About 3-4% of patients with a gammopathy have two monoclonal bands. It is seen mostly in cases of MGUS, followed by multiple myeloma, Waldenstrom’s macroglobulinemia or other malignant lymphoproliferative disorders [6,7].

Our patient showed Double Gammopathy in a case of MGUS which is referred to as Biclonal Gammopathy with undetermined significance. Microcytic hypochromic anemia (Iron deficiency anemia) in our patient is explained as bleeding from grade three hemorrhoids and is unrelated to the disease pathology of plasma cell myeloma [8].

To the best of our knowledge this is the first case of Double Gammopathy to be reported from Pakistan. A case of two monoclonal bands on serum protein electrophoresis has been locally published in 2011 which was in fact a case of two monoclonal bands of polymorphic IgA rather than true Double Gammopathy as in our case.

A study by Garcia et al. [7] showed that Biclonal Gammopathy occurred in 2.8% of total cases of Gammopathies. It is mostly associated with Biclonal Gammopathies of undetermined significance. The most common paraprotein combination was IgG-IgG. According to that study no Biclonal Gammopathies of undetermined significance evolved to a malignant disease [8].

A study by Mullikin et al. [9] revealed that biclonal gammopathies appear to have a similar rate of progression compared to what has been historically described for MGUS and Smoldering myeloma. It raised the possibility of different processes leading to two clones and that they are not necessarily influenced by each other’s presence, thus, behaving independently. Better outcomes were observed in biclonal plasma cell myeloma. Since this is the first case reported in Pakistan, an insight into the behavior, progression and treatment response of BGUS is not studied.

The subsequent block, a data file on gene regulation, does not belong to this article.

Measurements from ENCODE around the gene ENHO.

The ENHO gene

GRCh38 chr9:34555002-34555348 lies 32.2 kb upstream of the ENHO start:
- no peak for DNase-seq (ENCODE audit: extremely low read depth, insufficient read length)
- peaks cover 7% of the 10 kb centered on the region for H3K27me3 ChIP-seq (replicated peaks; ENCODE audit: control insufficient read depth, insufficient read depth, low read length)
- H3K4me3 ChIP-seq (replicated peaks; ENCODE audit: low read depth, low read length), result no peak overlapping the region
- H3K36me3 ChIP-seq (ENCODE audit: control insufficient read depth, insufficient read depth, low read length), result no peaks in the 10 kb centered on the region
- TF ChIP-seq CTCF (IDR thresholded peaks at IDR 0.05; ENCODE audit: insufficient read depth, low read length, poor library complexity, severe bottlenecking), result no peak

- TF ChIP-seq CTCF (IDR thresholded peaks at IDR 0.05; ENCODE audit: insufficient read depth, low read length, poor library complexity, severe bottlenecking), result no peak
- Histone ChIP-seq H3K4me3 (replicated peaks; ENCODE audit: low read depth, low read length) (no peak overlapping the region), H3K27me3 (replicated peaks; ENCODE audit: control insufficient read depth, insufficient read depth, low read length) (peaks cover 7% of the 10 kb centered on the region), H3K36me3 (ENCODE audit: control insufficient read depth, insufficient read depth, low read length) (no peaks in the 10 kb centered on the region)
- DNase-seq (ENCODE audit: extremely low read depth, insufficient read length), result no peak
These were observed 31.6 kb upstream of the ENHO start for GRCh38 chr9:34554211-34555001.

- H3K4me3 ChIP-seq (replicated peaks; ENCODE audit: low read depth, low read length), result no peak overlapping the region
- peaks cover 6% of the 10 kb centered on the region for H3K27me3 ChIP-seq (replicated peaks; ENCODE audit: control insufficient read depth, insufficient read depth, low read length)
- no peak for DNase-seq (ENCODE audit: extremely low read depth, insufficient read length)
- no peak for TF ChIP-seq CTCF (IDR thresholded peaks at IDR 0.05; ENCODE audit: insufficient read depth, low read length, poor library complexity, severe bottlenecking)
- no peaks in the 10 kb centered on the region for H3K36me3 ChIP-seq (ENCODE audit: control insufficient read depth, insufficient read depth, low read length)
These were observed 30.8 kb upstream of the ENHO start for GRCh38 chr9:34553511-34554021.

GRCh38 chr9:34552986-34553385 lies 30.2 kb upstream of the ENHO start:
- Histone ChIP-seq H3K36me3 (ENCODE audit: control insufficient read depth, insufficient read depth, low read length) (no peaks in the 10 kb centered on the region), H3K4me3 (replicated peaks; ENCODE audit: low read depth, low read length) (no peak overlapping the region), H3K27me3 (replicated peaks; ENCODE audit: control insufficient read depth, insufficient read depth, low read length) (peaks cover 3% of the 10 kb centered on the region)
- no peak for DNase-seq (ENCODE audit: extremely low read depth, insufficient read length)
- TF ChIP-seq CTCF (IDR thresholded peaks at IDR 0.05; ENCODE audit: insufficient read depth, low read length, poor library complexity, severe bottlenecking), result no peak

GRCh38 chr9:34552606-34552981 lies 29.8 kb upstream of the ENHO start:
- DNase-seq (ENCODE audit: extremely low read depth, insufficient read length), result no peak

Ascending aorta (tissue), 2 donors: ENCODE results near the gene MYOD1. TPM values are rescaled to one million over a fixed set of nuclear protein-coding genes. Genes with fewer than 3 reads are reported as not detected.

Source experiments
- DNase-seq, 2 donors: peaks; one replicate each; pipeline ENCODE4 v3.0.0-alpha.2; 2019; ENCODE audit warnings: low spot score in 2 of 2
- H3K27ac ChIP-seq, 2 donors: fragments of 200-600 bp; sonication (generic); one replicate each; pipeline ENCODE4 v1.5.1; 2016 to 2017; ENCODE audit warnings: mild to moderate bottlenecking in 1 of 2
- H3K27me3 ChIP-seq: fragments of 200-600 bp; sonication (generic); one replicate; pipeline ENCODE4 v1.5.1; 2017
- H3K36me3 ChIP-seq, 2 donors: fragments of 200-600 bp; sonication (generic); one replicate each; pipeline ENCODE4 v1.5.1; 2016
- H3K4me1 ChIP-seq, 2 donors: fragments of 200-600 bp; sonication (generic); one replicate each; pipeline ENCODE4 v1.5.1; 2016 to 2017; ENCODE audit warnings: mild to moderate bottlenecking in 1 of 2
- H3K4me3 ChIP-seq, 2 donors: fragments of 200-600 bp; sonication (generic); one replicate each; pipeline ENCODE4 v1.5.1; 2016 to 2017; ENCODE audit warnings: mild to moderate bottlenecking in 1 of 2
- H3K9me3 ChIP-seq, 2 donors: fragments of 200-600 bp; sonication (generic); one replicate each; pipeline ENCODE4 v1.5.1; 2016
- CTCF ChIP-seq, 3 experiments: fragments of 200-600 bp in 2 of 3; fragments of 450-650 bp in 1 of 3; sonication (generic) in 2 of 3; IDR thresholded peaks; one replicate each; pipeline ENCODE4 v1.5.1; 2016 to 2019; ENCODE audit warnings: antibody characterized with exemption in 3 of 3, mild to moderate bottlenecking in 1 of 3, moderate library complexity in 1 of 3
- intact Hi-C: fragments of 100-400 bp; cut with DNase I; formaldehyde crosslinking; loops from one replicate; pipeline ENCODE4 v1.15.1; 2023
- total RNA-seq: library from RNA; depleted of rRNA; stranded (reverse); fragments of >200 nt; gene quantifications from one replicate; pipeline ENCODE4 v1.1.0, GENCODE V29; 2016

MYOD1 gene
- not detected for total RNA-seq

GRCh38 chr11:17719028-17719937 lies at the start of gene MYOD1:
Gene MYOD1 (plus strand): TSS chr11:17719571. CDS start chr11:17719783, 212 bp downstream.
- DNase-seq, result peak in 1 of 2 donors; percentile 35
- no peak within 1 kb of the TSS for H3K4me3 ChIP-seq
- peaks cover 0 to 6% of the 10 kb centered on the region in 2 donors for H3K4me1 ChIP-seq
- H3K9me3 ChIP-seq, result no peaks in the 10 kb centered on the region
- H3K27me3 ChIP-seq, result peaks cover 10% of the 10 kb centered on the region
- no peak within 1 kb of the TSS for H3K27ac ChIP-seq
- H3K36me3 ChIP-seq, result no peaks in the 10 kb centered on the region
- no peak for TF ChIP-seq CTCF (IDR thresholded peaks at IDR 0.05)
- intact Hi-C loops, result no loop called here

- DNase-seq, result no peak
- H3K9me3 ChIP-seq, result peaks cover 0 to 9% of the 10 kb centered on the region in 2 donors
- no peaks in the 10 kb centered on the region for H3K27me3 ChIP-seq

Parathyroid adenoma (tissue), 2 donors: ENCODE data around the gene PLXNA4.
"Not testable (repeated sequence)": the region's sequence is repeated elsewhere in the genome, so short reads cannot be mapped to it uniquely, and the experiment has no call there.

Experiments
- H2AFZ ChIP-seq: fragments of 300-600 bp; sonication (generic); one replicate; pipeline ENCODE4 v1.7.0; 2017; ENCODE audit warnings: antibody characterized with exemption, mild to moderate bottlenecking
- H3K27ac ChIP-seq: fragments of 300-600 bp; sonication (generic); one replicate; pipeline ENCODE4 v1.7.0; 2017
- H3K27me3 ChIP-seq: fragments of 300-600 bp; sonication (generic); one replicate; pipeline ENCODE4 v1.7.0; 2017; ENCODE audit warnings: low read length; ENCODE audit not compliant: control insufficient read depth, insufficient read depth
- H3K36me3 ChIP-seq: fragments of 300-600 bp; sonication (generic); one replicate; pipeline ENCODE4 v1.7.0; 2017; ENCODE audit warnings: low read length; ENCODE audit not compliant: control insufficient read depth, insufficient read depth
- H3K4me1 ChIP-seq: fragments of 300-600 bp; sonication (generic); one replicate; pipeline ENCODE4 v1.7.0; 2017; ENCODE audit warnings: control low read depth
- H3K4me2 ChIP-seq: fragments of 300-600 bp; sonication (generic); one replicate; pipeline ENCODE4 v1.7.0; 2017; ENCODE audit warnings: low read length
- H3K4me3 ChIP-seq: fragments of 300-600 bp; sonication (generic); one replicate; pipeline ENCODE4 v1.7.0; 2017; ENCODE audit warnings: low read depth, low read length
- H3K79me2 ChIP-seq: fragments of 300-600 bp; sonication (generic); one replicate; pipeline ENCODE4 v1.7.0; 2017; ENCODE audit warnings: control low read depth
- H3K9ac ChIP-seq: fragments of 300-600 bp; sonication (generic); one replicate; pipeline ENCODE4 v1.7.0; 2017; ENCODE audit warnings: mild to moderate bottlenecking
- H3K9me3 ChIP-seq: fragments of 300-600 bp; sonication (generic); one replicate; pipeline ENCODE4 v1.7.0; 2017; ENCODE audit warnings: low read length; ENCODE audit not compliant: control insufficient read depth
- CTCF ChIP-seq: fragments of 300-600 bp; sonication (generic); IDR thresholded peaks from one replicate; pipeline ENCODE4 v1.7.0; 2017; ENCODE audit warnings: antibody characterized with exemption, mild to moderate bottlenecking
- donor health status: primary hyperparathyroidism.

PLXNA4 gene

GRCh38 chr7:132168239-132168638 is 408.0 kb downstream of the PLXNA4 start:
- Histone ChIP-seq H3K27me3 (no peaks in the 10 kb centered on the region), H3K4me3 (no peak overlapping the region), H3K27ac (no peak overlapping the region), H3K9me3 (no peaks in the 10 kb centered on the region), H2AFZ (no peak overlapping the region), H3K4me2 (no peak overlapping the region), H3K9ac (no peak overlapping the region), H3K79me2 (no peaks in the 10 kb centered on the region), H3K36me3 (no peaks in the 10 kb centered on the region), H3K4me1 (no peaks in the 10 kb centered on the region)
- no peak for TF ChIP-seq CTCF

Double Gammopathies represents a rare condition. The long-term tracking of these unusual cases may give us insight into the pathogenesis and clinical behavior of Double Gammopathies. Investigations related to genetics of these clones can indicate markers that lead to more aggressive conditions.

Declaration of Patient Consent

The authors certify that they have obtained all appropriate patient consent forms. In the form the patient(s) has/have given his/her/their consent for his/her/their images and other clinical information to be reported in the journal. The patients understand that their names and initials will not be published and due efforts will be made to keep the anonymity.


Author Info

Khalid A1* and Shahbaz I2
1Department of Hematology, Foundation University Medical College, Pakistan
2Department of Hematology, Armed forces Institute of Pathology, Pakistan

Citation: Khalid A, Shahbaz I (2019). Explaining Allogeneic Hematopoietic Transplant to Patients through Analogies: For Practicing Physicians J Hematol Thrombo Dis 2019, 7:297.

Received: 16-Jul-2018 Published: 07-Jan-2019

Copyright: © 2019 Khalid A, et al. This is an open-access article distributed under the terms of the Creative Commons Attribution License, which permits unrestricted use, distribution, and reproduction in any medium, provided the original author and source are credited.